President Trump, Honor 9/11 By Getting the US Out of Afghanistan | Opinion

New York City Police Champlain Khalid Laitif stands at the edge of the North Pool during memorial observances on the 13th anniversary of the 911 attacks at the site of the World Trade Center in New York Robert Sabo/POOL/Reuters

This Wednesday marks the 18th anniversary of the 9/11 attacks on America. Members of the al-Qaeda terrorist group brought down the Twin Towers in New York City, left the Pentagon in flames and partial ruin in D.C., and crashed a final aircraft in the fields of Pennsylvania, brought down—by true heroes—short of their intended target, likely the White House. In all, 2,996 people were killed (not including the 19 hijackers) and over 6,000 were injured, making it the largest single instance of casualties on American soil in history.

Where are we as a nation 18 years after this horrific act of terror?

We are in Afghanistan, of course. The war in Afghanistan started on October 7, 2001 and has claimed the lives of 2,372 American service people, the most recent of whom, Sgt. 1st Class Elis Angel Barreto Ortiz, was killed just this past Thursday by Taliban terrorists.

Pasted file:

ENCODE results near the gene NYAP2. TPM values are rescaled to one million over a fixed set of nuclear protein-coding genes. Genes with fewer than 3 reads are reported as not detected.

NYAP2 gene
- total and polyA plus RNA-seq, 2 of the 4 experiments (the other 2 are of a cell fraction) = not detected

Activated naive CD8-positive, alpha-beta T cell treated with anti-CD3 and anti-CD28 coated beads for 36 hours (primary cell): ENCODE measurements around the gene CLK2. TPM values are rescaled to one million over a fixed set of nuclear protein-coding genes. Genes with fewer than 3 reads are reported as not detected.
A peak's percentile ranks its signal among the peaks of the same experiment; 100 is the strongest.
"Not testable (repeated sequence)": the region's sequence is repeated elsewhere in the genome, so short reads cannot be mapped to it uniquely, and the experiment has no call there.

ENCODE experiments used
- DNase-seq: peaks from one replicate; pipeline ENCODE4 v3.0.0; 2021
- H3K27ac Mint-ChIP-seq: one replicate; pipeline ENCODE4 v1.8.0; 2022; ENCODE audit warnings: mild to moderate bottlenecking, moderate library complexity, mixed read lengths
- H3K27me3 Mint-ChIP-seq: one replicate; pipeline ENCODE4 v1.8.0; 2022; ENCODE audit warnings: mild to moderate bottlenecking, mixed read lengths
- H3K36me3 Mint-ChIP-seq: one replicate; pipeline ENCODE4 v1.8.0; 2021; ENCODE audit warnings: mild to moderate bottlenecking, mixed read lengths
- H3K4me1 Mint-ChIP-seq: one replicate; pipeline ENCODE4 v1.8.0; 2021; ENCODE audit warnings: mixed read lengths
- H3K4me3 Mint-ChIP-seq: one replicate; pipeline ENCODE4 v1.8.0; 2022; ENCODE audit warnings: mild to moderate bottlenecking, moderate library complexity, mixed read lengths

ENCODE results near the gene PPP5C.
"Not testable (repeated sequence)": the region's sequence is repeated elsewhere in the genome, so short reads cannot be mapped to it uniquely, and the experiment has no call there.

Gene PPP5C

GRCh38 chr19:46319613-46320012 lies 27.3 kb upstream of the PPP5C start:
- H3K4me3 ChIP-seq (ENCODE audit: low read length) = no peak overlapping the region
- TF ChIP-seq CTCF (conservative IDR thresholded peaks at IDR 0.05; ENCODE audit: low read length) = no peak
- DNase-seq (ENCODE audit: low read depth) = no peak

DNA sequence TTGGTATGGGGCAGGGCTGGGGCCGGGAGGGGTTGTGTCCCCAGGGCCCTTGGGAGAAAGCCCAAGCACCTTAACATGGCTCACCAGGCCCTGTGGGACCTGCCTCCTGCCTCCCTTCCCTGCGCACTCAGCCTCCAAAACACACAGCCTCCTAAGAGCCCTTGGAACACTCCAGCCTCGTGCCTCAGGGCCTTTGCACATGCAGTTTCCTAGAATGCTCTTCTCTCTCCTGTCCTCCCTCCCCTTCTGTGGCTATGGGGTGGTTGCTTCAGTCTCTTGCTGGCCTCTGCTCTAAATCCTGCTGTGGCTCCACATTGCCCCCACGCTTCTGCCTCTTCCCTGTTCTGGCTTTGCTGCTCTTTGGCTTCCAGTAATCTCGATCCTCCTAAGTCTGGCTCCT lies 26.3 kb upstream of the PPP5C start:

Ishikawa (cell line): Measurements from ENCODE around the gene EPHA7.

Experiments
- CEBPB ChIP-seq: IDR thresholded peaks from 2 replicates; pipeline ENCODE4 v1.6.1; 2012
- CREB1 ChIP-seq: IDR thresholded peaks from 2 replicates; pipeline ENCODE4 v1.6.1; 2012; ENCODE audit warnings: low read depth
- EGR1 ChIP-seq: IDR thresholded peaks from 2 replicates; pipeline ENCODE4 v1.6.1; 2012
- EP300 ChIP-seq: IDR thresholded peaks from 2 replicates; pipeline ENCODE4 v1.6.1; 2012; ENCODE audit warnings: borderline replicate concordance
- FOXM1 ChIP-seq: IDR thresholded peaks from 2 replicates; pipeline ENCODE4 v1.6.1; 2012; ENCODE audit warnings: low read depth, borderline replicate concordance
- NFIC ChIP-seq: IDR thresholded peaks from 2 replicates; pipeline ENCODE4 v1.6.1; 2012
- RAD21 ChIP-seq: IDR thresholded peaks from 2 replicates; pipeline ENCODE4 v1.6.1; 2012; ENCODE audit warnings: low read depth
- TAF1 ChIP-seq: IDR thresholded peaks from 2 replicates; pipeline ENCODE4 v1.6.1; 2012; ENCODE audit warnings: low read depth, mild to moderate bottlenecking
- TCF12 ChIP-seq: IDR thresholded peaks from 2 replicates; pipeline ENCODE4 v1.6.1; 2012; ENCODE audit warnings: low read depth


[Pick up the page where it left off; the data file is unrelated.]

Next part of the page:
U.S. soldiers remain deployed without meaningfully outlined goals and no clear U.S. interests at stake. It is as if they have been sentenced to 18 years of dangerous community service, cleaning up areas along the side of a highway littered with IEDs while protecting Afghan citizens against the Taliban.

I mean all of this with the utmost respect for our armed service men and women, appreciating their tireless commitment to our country and their loyalty to our nation. As it's said, theirs is "not to reason why; theirs but to do and die."

But the American people must ask why.

President Donald Trump made news over the weekend when he publicly announced he had cancelled a secret meeting with Taliban leaders to take place at Camp David this past Sunday, three days before the 9/11 anniversary. The president said the meeting was to be an attempt to negotiate a truce in Afghanistan. He stated that he cancelled it because of the Thursday terror attack executed by the Taliban to gain leverage in ongoing negotiations.

Predictably, the president was criticized in 360-degree fashion, as he is for everything he does. Conservatives self-righteously proclaimed they didn't want the Taliban on U.S. soil under any circumstances, while liberals tried to once again portray him as erratic. CNN is attempting to link the aborted summit to the president's "obsession" with Alabama. The responses are expected, canned and, as always, riddled with anti-Trump bias.

Allow me to state something clearly: President Trump is doing the right thing in trying to get us out of Afghanistan once and for all. In fact, I will go a step further. Mr. President, it is OK with me, and tens of millions of other Americans who support you, if you simply pull us out of Afghanistan by the end of the year—of course with the direct threat to the Taliban that if they dare engage in or support activity against America they will feel the force of our military all over again.